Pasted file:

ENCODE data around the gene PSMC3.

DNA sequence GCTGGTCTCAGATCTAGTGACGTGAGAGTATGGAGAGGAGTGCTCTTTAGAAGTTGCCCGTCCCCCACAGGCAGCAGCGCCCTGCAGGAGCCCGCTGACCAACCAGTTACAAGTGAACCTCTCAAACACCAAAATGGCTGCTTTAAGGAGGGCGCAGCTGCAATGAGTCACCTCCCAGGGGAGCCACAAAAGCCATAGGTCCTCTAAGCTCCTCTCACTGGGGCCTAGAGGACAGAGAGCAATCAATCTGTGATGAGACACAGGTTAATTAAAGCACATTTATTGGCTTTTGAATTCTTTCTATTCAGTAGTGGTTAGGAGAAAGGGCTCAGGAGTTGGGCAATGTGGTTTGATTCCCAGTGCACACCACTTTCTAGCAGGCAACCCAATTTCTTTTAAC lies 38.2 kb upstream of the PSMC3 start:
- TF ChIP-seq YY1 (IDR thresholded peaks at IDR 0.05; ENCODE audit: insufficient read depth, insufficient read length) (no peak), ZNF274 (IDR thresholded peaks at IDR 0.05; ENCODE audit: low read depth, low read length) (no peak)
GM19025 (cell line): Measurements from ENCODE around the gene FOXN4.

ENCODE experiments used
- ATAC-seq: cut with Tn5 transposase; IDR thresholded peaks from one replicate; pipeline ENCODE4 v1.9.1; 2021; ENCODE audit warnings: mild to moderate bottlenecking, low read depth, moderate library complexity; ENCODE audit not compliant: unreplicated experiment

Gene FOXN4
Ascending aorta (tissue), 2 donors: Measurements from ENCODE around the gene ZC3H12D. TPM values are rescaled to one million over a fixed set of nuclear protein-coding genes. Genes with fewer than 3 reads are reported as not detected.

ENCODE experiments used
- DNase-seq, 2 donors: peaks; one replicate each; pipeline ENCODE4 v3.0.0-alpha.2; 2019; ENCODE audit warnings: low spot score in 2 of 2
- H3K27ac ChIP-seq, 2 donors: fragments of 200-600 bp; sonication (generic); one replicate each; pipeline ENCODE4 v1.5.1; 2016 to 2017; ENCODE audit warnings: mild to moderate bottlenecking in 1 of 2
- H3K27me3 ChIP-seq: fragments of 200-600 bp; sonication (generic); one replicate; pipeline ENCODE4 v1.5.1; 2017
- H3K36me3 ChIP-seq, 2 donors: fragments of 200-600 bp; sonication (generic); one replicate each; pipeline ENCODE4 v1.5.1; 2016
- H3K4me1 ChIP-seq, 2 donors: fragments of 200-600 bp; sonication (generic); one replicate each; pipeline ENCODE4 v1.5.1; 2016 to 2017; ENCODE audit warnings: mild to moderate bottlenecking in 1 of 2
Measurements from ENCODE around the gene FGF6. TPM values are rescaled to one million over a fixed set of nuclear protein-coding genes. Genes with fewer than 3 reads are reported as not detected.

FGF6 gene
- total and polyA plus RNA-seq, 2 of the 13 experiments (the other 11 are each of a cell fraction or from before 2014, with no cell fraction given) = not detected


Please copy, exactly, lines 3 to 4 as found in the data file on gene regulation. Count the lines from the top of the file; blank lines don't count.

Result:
- TF ChIP-seq YY1 (IDR thresholded peaks at IDR 0.05; ENCODE audit: insufficient read depth, insufficient read length) (no peak), ZNF274 (IDR thresholded peaks at IDR 0.05; ENCODE audit: low read depth, low read length) (no peak)
GM19025 (cell line): Measurements from ENCODE around the gene FOXN4.